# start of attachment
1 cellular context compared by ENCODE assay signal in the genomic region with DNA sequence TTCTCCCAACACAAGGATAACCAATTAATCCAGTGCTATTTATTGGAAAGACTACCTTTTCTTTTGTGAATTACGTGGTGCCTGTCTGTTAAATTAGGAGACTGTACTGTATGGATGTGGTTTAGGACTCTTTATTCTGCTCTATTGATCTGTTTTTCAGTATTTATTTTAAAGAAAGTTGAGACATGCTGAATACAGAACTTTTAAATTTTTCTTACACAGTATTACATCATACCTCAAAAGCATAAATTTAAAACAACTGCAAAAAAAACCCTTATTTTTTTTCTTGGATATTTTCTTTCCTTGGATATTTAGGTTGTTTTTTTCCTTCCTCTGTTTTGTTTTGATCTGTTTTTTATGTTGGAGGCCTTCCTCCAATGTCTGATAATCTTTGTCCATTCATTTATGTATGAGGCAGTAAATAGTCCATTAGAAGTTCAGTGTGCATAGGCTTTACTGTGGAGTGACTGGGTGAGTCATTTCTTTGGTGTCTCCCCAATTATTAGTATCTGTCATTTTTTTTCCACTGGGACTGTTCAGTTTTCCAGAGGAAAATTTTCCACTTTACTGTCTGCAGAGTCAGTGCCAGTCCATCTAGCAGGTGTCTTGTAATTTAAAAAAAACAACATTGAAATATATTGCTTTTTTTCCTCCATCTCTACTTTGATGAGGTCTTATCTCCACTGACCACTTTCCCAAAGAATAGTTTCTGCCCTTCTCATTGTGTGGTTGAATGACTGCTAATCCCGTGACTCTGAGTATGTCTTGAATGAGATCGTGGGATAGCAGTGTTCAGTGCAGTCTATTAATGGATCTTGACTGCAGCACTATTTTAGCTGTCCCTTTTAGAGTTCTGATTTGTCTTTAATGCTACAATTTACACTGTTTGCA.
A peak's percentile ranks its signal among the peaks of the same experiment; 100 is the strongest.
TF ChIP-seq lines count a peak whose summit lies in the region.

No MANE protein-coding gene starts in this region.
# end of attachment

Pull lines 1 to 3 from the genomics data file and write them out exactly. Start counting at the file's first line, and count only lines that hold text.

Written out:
1 cellular context compared by ENCODE assay signal in the genomic region with DNA sequence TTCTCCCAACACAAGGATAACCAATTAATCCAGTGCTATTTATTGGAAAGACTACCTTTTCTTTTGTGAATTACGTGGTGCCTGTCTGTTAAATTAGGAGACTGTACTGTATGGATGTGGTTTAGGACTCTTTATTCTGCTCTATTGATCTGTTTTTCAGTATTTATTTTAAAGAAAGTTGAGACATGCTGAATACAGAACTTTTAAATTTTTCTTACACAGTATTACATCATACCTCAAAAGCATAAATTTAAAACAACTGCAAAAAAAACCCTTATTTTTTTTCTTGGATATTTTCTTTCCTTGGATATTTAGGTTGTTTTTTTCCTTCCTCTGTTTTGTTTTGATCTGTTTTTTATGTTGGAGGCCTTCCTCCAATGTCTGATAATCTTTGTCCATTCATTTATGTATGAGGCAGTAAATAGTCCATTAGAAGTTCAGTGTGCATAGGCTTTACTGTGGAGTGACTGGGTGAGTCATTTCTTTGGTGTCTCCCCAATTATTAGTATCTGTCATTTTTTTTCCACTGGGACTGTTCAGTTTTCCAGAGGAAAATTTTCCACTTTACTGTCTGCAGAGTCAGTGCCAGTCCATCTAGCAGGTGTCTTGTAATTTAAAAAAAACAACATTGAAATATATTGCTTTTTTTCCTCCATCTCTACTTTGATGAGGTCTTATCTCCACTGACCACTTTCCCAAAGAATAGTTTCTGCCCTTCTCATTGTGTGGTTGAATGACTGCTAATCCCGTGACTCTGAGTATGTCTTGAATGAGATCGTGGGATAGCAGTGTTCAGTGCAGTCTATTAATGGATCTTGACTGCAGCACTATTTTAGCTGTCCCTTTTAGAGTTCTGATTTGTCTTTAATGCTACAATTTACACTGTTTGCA.
A peak's percentile ranks its signal among the peaks of the same experiment; 100 is the strongest.
TF ChIP-seq lines count a peak whose summit lies in the region.